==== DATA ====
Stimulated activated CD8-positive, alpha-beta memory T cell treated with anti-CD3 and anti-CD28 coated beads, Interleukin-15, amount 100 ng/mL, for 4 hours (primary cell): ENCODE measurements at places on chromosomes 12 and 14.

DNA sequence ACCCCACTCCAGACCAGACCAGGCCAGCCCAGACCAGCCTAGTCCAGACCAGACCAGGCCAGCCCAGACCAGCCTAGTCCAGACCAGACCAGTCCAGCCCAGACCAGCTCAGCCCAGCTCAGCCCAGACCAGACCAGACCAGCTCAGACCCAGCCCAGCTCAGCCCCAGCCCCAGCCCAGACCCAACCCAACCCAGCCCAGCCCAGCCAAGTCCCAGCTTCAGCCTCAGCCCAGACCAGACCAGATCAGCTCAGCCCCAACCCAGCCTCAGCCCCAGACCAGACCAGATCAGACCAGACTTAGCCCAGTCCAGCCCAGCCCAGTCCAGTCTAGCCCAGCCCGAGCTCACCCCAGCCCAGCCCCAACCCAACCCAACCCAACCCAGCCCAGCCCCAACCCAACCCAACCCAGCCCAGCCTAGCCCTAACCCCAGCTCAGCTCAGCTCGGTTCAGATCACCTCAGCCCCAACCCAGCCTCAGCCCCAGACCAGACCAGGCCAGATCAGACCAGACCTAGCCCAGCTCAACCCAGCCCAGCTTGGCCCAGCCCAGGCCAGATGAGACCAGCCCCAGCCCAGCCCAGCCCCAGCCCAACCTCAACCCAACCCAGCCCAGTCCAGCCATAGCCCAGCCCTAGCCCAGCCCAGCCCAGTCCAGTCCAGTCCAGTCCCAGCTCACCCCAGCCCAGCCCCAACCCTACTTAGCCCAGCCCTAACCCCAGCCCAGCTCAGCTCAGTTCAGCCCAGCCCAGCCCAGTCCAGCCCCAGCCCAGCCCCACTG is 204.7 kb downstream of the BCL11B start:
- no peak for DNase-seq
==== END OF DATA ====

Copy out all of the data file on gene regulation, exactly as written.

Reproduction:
Stimulated activated CD8-positive, alpha-beta memory T cell treated with anti-CD3 and anti-CD28 coated beads, Interleukin-15, amount 100 ng/mL, for 4 hours (primary cell): ENCODE measurements at places on chromosomes 12 and 14.

DNA sequence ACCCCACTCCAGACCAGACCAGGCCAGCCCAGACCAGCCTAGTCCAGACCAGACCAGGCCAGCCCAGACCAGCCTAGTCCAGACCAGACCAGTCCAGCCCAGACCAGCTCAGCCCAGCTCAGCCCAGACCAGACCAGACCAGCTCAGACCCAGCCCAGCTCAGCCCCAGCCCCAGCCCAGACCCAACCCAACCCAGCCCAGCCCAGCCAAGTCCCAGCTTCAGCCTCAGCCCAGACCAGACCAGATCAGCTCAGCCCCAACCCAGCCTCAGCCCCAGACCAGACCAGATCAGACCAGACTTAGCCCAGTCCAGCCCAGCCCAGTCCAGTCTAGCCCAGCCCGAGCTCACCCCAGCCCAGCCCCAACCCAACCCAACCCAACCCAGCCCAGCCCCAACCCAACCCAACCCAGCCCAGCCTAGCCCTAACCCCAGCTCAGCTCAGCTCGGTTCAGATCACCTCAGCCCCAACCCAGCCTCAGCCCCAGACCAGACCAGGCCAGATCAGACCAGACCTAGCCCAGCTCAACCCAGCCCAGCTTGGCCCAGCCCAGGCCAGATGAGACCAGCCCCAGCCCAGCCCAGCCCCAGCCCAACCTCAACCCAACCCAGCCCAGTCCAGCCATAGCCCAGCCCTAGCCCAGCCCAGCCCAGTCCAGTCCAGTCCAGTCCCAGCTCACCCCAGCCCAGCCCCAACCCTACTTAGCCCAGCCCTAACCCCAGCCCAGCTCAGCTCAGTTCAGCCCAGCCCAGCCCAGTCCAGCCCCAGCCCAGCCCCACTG is 204.7 kb downstream of the BCL11B start:
- no peak for DNase-seq